Author Archives: Rod Rehm

‘Bizarre’ Workers’ Compensation Cases Post Is Good Read

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workers-compensationWorkers’ compensation law covers a very broad spectrum of cases. Each year, one of my favorite blogs publishes its top 10 most bizarre workers’ compensation cases. This year’s list, written by attorney Thomas A. Robinson, is interesting reading.

I appreciated Robinson’s empathetic approach to the cases, which he explains in this quotation.

“One thing we always kept in mind: one must always be respectful of the fact that while a case might be bizarre in an academic sense, it was intensely real. The cases mentioned below aren’t law school hypotheticals; they affected real lives and real families.”

In addition, as is stressed on a regular basis in the firm’s blog and social-media posts, workers’ compensation laws vary between states. The variety of states represented in this list included the two where attorneys from Rehm, Bennett & Moore practice, Iowa and Nebraska, and also North Carolina, New York, Wisconsin, Washington, Florida and Pennsylvania.

Here’s the link to the original blog post: http://www.lexisnexis.com/legalnewsroom/workers-compensation/b/recent-cases-news-trends-developments/archive/2014/12/31/the-top-10-bizarre-workers-compensation-cases-for-2014.aspx

Senator Boxer calls US chemical facility safety “outrageous” and “unacceptable”

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Today’s post was shared by Gelman on Workplace Injuries and comes from scienceblogs.com

This general topic: hazardous chemicals, their storage, and how they can affect the general public, is one that has been discussed on the blog before. It is an important topic, and folks should read the entire article below to learn about the lack of progress in keeping the country’s communities safe from hazardous chemicals, including ammonium nitrate.

The section about OSHA was very useful and included both a gut check and a road map of sorts about how workers could be better protected from the huge number of chemical incidents that have occurred since the West, Texas, explosion in April 2013.

“The cap on OSHA’s fine for a serious violation, Michaels (Assistant Secretary of Labor for Occupational Safety and Health (OSHA) David Michaels) explained, is $7000; for a willful violation, $70,000.” Michaels went on to explain, “To a small company that’s a significant deterrent. But to large employers, especially petrochemical plants, that’s not even the cost of doing business.” It was noted in the article that Congress hasn’t amended OSHA’s penalties “since 1990 and only once since OSHA was established.”

“We would be very grateful,” said Michaels, “if Congress would allow us to issue penalties at a much greater level.”

I would concur that if OSHA’s broken regulatory system were given more teeth, that many more workers in the United States would be safer in the new year.

Today’s post is shared from scienceblogs.com/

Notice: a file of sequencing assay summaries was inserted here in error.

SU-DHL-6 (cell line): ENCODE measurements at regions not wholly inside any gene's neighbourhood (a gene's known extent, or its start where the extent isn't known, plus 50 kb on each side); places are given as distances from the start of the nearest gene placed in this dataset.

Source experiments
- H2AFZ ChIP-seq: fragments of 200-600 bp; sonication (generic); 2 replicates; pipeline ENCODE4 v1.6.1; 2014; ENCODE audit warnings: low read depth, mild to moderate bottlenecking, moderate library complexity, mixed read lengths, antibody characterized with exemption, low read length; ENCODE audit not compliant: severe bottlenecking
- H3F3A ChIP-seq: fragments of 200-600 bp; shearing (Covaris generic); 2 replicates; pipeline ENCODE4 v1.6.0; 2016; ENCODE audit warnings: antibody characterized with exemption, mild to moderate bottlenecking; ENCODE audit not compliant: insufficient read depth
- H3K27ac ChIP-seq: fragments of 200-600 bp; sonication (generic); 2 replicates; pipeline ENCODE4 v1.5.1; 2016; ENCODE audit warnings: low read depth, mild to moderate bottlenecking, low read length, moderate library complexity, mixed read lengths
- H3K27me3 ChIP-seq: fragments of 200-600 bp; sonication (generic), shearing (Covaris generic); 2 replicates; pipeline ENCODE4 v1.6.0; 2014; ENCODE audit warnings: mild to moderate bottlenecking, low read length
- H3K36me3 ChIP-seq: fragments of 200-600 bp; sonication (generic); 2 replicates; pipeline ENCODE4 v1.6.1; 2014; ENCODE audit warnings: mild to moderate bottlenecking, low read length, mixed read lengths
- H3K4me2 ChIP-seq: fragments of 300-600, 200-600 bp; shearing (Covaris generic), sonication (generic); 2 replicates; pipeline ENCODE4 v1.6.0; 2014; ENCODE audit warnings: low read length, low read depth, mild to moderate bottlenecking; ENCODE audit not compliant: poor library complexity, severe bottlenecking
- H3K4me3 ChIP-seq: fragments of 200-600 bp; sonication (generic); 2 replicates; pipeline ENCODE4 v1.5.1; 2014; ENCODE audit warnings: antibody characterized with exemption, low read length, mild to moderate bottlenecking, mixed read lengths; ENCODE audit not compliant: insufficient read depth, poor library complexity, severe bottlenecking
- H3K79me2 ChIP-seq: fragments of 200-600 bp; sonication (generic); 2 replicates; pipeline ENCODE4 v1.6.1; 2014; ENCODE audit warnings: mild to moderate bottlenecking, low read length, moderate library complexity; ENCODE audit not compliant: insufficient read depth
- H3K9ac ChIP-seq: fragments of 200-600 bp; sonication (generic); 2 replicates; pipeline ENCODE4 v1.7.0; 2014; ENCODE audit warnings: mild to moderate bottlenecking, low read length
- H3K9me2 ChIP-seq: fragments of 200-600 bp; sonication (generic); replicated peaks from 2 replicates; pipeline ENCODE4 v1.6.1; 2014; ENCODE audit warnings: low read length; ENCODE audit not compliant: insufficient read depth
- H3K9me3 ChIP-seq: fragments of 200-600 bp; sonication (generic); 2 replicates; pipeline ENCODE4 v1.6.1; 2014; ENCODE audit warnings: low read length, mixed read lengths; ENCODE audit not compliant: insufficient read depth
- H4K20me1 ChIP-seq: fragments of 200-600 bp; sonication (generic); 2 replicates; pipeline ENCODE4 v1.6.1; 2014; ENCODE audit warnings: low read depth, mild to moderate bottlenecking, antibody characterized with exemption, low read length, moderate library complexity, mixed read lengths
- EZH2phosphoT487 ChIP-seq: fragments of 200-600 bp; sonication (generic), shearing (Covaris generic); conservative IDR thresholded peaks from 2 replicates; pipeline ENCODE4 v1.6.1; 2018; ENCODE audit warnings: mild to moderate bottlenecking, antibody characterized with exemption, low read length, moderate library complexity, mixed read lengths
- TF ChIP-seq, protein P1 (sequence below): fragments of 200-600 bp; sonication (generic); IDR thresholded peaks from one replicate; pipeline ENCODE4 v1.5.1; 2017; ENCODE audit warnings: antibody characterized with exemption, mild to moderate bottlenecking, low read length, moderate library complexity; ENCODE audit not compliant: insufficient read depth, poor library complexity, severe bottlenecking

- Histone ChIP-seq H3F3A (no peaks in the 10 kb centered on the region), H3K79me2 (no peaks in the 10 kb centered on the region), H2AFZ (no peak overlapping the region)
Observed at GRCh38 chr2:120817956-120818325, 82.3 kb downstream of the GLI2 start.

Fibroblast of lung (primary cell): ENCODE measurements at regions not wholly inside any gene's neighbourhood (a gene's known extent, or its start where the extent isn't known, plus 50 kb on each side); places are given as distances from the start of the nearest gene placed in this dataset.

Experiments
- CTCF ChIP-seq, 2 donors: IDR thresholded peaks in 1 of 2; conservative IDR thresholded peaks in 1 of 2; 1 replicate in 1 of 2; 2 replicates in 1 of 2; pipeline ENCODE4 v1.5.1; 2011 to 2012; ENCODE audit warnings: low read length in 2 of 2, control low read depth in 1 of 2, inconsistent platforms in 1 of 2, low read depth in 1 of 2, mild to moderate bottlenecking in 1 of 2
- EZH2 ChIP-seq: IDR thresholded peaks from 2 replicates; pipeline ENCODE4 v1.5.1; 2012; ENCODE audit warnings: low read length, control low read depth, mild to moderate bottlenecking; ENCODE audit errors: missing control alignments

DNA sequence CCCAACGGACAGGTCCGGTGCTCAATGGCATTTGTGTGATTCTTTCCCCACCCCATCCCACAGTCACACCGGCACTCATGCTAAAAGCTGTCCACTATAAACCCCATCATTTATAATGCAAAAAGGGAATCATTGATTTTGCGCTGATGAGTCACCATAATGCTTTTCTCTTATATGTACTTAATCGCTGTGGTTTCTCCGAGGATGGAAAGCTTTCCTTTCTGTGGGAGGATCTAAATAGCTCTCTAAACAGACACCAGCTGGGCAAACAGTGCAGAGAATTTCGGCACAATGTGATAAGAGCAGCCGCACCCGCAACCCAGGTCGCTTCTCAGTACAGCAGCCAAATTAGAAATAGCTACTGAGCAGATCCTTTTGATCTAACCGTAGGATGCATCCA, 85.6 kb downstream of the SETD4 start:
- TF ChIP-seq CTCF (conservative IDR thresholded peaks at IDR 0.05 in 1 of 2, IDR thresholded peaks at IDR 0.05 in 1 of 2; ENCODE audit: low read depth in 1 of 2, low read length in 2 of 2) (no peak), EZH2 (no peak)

As last week’s Senate Environment and Public Works Committee hearing made abundantly clear, communities throughout the United States are at ongoing risk from potentially disastrous incidents involving hazardous chemicals. A new Congressional Research Service report released concurrently by Senator Edward J. Markey (D-MA), details how thousands of facilities across the country that store and use hazardous chemicals are located in communities, putting millions of Americans at risk. Yet this list of facilities, Senator Markey’s office points out, may not be complete. The report analyzes US Environmental Protection Agency (EPA) data on locations where at least one of 140 different extremely hazardous materials are stored. But this EPA list does not include the highly explosive substance ammonium nitrate – the chemical involved in the April 2013 West, Texas fertilizer plant explosion that killed 15 people and injured approximately 200.

What has happened – or more precisely, not happened – since that incident was the focus of the December 11th Senate hearing. The hearing, convened jointly with the Senate Health, Education, Labor and Pensions Committee, was held to review progress made in implementing President Obama’s Executive Order 13650 issued in August 2013 in the wake of the West, Texas disaster.

“In the 602 days since the West, Texas tragedy there have been 355 chemical…

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Getting Rid of Old Medications

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Today’s post comes from guest author Hayes Jernigan, from The Jernigan Law Firm in North Carolina. As she writes, there are much better and safer ways to make sure unneeded prescription drugs don’t get into the water or abused by others.

Since some people choose to organize their homes at the year’s end, I thought this was a timely post. Unfortunately, as has been written about before on this blog, a National Prescription Drug Take Back day probably won’t be set for a while into 2015. I would note that if a person recycles their pill bottles, it’s also worth taking the time to scratch out the details, as described below. So please go ahead and follow the tips that ultimately provide a safer environment for all.

Have a healthy and productive 2015.

       Flushing drugs down the toilet is the old way of getting rid of unwanted, expired or unused drugs, but recent studies have shown that this practice harms our environment. Low levels of drugs, such as birth control and anti-depressants among others, are being found in our lakes, rivers and streams and are negatively impacting fish populations and other aquatic life. Long term exposure in our waters can eventually lead to drug-resistant bacteria that will ultimately render our drugs ineffective.

       The U.S. Drug Enforcement Administration has recently released recommended ways to dispose of controlled substances including take-back events, where pharmacies, hospitals or clinics allow you to bring them your unused medications for them to dispose of properly, or mail-back programs and also collection receptacle locations, where you can drop off your unused medications. You can ask your pharmacist about whether any of these programs are offered in your area or contact your city or county’s trash and recycling services. If none of the recommended take-back programs are available in your area you should follow these 3 simple steps to dispose of most medicines in your household trash:

  • Mix medicines (do NOT crush tablets or capsules) with an unpalatable substance such as kitty litter or used coffee grounds; and